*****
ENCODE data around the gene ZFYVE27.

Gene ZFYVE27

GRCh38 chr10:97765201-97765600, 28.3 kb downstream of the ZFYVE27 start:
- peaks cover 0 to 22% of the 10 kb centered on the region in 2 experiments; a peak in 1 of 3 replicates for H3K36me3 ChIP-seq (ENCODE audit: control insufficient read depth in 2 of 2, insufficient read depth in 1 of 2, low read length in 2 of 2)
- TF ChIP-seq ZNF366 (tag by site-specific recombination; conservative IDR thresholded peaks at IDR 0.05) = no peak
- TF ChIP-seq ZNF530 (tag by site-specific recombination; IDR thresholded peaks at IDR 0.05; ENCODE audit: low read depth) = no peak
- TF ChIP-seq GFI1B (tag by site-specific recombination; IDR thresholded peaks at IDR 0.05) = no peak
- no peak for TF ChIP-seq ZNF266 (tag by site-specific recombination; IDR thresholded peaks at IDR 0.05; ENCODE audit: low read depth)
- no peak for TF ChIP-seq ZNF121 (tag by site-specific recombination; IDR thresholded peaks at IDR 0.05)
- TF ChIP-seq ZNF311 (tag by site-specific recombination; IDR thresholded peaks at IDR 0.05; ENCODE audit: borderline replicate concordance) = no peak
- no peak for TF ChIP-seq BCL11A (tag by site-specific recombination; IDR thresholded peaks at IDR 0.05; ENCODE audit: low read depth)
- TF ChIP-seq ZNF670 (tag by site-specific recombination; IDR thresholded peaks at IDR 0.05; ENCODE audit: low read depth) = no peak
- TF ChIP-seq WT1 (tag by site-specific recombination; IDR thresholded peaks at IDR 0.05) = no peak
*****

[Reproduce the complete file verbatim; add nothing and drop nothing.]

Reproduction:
ENCODE data around the gene ZFYVE27.

Gene ZFYVE27

GRCh38 chr10:97765201-97765600, 28.3 kb downstream of the ZFYVE27 start:
- peaks cover 0 to 22% of the 10 kb centered on the region in 2 experiments; a peak in 1 of 3 replicates for H3K36me3 ChIP-seq (ENCODE audit: control insufficient read depth in 2 of 2, insufficient read depth in 1 of 2, low read length in 2 of 2)
- TF ChIP-seq ZNF366 (tag by site-specific recombination; conservative IDR thresholded peaks at IDR 0.05) = no peak
- TF ChIP-seq ZNF530 (tag by site-specific recombination; IDR thresholded peaks at IDR 0.05; ENCODE audit: low read depth) = no peak
- TF ChIP-seq GFI1B (tag by site-specific recombination; IDR thresholded peaks at IDR 0.05) = no peak
- no peak for TF ChIP-seq ZNF266 (tag by site-specific recombination; IDR thresholded peaks at IDR 0.05; ENCODE audit: low read depth)
- no peak for TF ChIP-seq ZNF121 (tag by site-specific recombination; IDR thresholded peaks at IDR 0.05)
- TF ChIP-seq ZNF311 (tag by site-specific recombination; IDR thresholded peaks at IDR 0.05; ENCODE audit: borderline replicate concordance) = no peak
- no peak for TF ChIP-seq BCL11A (tag by site-specific recombination; IDR thresholded peaks at IDR 0.05; ENCODE audit: low read depth)
- TF ChIP-seq ZNF670 (tag by site-specific recombination; IDR thresholded peaks at IDR 0.05; ENCODE audit: low read depth) = no peak
- TF ChIP-seq WT1 (tag by site-specific recombination; IDR thresholded peaks at IDR 0.05) = no peak